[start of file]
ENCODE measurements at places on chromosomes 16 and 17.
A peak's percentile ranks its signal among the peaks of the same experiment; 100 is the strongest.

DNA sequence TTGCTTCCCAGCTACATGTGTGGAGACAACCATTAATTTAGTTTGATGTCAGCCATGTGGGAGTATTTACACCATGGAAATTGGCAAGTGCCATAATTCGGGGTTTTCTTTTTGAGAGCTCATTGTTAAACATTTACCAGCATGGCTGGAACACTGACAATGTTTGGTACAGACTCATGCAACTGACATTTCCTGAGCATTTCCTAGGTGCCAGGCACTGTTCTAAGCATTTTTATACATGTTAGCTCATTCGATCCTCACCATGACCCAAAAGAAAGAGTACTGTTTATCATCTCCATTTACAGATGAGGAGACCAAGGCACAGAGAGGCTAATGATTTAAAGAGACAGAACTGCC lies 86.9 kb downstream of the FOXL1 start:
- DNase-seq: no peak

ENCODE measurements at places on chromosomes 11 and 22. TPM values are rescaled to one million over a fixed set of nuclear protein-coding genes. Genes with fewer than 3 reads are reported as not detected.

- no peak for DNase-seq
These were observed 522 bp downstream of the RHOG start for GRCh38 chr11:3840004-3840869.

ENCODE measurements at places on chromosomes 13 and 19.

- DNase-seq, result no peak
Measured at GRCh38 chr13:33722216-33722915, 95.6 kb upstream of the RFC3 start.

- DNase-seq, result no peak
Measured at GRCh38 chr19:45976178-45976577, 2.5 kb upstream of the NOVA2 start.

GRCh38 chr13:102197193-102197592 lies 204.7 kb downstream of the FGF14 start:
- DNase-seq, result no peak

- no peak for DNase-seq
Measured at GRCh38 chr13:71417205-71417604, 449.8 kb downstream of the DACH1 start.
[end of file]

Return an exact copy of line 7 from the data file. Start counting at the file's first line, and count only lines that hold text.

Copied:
These were observed 522 bp downstream of the RHOG start for GRCh38 chr11:3840004-3840869.